To increase the number of visits from Japan to Indonesia, according to Emirsyah, Garuda is attempting to have direct flights from Tokyo to Jakarta.

All this time, Japanese passengers have had to go to Denpasar first.

“We hope that this year, direct flights from Tokyo to Jakarta can be operated,’ he said.

Prasidono Listiaji

Feeding a City Off The Back of a Bike

Jakarta Globe, Lisa Siregar, January 26, 2010

Uum, slicing a chicken for a buyer. (JG Photo/Lisa Siregar)

Everyone is used to Jakarta’s legions of cart vendors, warungs and roadside restos making mealtimes easy and quick. After all, in such a fast-paced city, preparing family meals often poses a challenge.

But it is harder on a different scale altogether for the small-scale mobile entrepreneurs who eke out a meager living making things easier for the rest of us. The pedagang keliling , or mobile vendors, ply the roads of housing complexes selling basic food items such as vegetables, spices and chicken. Some days they they turn a tiny profit, on others they lose money. Who would choose to do it?

Sumarni, 31, and Uum, 55, quit their jobs years ago to become mobile vendors.

At 7 a.m., Sumarni rides her red bicycle, with two plastic-layered baskets on the back holding all her wares. She sells rice cakes in banana leaves, donuts with thick sugar icing, rolled omelettes, fried tofu and glutinous cakes for Rp 500 (5 cents) each.

“I make these all by myself,” Sumarni said, to explain how her food could be so cheap. She has been a mobile vendor for eight years after quitting her job at a garment factory soon after she had her second son. “I want to watch my sons grow up, and I can’t do that if I have to work full-time at the factory,” she said.

Sumarni lives in Pondok Kelapa, East Jakarta, about 15 minutes away by bicycle from Bintara — the neighborhood which borders East Jakarta and Bekasi — where she sells her food. Her buyers are mostly housewives looking for a quick breakfast fix for their families.

For Uum, 55, working as a mobile vendor is hard, but easier than her previous job as a laundry woman. “I used to go to five houses every day and do their wash,” Uum said. “I worked from 3 p.m. to midnight.”

She jumped at the chance when someone in her neighborhood offered to give her a loan to start a business. Uum decided to sell chickens. With working capital of Rp 500,000 a day, she is able to buy and sell about 30 chickens. She sources them from the traditional market or from her neighborhood in Lampiri, Bekasi.

“I slice my own chicken. I fear that they use borax [at the market],” she said, referring to a common preservative.

According to University of Indonesia sociologist JF Warrouw, mobile vendors have been around since the Dutch colonial times.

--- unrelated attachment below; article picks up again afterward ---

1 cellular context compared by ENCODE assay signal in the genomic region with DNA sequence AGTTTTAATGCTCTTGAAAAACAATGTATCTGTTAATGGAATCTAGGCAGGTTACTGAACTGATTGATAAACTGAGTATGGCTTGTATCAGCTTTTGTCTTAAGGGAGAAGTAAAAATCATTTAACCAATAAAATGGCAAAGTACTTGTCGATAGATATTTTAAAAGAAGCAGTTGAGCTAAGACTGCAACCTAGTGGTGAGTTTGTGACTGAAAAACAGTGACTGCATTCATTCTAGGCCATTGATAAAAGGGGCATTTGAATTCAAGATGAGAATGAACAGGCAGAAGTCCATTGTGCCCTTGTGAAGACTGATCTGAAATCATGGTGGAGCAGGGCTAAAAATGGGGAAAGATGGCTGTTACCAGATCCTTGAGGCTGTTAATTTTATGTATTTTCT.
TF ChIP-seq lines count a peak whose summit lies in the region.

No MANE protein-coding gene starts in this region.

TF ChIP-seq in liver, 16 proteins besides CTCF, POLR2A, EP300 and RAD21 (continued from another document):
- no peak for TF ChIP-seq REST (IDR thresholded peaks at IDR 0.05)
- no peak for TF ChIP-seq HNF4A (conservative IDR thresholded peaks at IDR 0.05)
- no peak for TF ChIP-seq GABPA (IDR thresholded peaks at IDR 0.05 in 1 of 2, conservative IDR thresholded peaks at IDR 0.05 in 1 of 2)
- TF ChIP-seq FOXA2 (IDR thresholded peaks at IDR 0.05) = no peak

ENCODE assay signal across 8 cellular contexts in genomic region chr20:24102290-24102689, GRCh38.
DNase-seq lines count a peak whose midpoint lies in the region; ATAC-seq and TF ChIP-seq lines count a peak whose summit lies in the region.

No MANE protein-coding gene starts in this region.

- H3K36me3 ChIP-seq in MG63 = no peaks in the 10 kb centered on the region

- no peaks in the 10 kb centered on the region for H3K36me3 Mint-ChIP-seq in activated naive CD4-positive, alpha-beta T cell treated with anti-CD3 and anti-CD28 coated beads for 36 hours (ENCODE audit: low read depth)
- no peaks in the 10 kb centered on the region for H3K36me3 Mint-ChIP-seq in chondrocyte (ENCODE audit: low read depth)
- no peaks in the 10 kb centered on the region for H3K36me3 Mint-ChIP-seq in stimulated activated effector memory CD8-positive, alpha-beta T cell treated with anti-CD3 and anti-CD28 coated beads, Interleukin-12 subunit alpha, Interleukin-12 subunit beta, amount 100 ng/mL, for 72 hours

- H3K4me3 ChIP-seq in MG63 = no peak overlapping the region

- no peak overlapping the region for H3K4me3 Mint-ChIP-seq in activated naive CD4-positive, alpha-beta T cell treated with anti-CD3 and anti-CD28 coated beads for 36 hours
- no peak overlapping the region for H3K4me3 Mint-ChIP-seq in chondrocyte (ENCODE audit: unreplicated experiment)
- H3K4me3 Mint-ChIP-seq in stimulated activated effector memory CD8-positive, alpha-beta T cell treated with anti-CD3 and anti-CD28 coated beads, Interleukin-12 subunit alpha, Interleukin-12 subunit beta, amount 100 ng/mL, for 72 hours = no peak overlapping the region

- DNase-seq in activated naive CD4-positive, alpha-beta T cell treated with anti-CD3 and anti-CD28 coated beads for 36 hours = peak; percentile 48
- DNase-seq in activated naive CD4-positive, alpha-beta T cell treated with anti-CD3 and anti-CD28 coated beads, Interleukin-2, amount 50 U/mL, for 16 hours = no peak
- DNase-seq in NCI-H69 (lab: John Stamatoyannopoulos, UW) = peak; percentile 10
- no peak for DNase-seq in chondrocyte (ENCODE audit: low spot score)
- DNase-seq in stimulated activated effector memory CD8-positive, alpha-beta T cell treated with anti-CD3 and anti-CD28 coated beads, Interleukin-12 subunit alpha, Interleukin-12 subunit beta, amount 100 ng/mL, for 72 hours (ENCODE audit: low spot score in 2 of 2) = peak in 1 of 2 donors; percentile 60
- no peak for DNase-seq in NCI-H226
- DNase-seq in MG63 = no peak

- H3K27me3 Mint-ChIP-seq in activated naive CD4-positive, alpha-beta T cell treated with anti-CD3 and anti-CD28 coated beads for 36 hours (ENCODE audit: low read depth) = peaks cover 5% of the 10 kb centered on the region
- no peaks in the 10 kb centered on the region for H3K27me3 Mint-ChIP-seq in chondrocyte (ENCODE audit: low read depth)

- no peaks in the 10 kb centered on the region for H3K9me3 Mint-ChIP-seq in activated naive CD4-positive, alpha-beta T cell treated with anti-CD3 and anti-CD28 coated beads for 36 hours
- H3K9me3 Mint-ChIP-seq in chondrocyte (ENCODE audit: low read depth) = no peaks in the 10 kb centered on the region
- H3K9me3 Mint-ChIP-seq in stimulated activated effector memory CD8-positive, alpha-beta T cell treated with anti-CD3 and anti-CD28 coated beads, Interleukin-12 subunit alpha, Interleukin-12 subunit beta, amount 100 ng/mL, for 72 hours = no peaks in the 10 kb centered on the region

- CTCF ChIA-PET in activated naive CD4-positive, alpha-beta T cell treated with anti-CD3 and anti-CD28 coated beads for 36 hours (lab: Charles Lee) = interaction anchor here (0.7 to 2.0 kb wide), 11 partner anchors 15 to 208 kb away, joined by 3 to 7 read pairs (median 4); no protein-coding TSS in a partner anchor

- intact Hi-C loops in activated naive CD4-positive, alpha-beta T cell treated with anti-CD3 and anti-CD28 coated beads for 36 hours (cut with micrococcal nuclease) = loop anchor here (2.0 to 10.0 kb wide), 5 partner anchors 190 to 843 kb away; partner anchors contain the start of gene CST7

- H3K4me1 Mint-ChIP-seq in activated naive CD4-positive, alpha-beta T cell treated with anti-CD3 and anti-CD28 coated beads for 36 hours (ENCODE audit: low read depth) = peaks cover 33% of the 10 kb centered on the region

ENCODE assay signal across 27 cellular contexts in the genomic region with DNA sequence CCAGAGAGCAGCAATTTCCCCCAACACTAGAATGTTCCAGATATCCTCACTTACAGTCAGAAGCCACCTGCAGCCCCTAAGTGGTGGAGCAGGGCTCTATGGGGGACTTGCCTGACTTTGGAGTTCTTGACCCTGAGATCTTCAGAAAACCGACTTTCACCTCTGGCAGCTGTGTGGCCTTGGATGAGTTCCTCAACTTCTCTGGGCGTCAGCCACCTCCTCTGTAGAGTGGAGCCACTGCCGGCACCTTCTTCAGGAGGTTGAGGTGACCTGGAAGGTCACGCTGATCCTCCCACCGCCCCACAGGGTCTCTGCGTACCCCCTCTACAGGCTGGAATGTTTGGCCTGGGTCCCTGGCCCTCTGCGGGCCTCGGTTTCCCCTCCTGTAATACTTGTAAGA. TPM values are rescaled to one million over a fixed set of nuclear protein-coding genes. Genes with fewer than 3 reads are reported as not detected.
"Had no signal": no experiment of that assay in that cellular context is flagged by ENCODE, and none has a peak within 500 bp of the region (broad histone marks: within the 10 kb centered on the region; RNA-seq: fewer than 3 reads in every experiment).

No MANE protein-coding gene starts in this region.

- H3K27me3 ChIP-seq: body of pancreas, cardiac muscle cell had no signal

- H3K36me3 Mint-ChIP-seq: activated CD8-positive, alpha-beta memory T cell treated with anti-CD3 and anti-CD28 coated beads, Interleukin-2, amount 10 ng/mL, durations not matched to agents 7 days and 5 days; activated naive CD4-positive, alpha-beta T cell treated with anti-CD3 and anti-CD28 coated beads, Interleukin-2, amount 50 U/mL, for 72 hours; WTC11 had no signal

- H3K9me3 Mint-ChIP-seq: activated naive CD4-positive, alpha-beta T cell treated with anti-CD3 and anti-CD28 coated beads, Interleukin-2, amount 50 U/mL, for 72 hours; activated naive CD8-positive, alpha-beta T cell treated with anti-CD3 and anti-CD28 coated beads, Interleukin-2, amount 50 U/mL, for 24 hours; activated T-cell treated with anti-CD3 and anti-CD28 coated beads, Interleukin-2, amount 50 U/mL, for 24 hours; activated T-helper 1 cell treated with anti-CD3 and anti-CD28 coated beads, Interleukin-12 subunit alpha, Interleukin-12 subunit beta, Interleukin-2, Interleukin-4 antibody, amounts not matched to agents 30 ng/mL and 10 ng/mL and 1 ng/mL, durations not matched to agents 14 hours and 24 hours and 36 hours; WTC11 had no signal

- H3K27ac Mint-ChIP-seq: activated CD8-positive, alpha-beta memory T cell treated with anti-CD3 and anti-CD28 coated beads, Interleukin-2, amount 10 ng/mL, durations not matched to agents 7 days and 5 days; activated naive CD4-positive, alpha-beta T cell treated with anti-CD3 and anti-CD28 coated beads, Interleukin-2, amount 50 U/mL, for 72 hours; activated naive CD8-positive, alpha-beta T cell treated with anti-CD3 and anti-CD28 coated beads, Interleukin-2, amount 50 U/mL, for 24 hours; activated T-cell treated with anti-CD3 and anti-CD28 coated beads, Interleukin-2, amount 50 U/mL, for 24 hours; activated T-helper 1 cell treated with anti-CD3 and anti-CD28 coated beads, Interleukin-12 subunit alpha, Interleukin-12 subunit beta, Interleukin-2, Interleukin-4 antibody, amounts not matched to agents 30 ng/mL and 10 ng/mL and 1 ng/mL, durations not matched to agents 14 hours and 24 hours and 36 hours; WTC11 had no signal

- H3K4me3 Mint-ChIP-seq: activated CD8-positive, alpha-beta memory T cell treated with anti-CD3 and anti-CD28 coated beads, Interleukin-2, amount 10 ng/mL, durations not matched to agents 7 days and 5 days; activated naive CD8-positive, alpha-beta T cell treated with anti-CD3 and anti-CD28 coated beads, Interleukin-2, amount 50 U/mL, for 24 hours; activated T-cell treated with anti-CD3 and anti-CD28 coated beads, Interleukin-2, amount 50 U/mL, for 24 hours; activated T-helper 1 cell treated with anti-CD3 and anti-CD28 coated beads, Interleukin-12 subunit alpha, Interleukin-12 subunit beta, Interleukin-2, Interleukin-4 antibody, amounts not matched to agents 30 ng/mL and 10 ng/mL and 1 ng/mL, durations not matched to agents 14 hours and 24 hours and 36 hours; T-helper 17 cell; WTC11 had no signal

“The fact that they still exist right now shows that all this time, our government has no welfare scheme at the grassroots level,” he said.

Warrouw said that in the urban life scenario, mobile vendors are classified under a market’s informal sector and are part of the support system for the lower classes.

He added that the lower classes normally live in survival mode, while those from the middle or upper classes shop for their needs on a weekly or monthly basis. Mobile vendors go around neighborhoods every day to make it easy for households to prepare their meals.

Bambang Ismawan, a small and medium enterprises expert, as quoted in the Journal of the Economy of People in 2002, states that the nation’s economic structure is unbalanced. Less than 1 percent of businessmen are able to earn special rights to access most of the resources and thus dominate market and economic growth.

But according to Bambang, this structure is a blessing in disguise for people who work in informal sectors, because despite being marginalized, they are better able to survive.

Bambang also mentions in his article that a study by the Central Bureau of Statistics (BPS) shows that about 36 million Indonesians work in the small and medium enterprises sector.

Sumarni has two sons, ages 10 and 8. She wakes up at 5 a.m. to pray, clean the house and prepare her food baskets before she leaves. Her 10-year-old boy stays at home to watch his younger brother. They leave for school at noon when she returns from selling her goods.

For Sumarni, being at home does not mean rest. She still needs to cook for her family and do the laundry, while keeping an eye out for her home-based shop.

Occasionally, she goes to a traditional market to buy ingredients she needs to prepare the food she sells.

As the sun goes down, Sumarni starts cooking. She washes the rice, cuts the vegetables, steams the rice cakes and makes the dough to be fried the next morning. “I cook from 6 p.m. until probably midnight,” she said.

In making rice cakes, she always makes sure that the rice is properly washed so that it won’t go bad at noon the next day. She said she can’t go to sleep before she finishes preparing everything.

“If washed properly, rice cakes should be good until the afternoon or at night,” she said.

Sumarni used to walk around the neighborhood before she decided to get a bicycle. Aside from her daily neighborhood rounds and home-based store, she also sells her wares at a stall near an angkot (public transport terminal).

“I make my cakes bigger and sell those at Rp 800. If the stall owner sells them at Rp 1,000, she can take an extra Rp 200,” Sumarni said.

Other than fried snacks, donuts and rice cakes, she also sells yellow rice and coconut rice for Rp 1,500.

“Going around selling cakes on a bicycle is healthy,” Sumarni said, adding that it gives her the chance to exercise while working.

She added that she was previously overweight and used to take traditional slimming drinks that caused illnesses like dizziness, clammy hands and shortness of breath.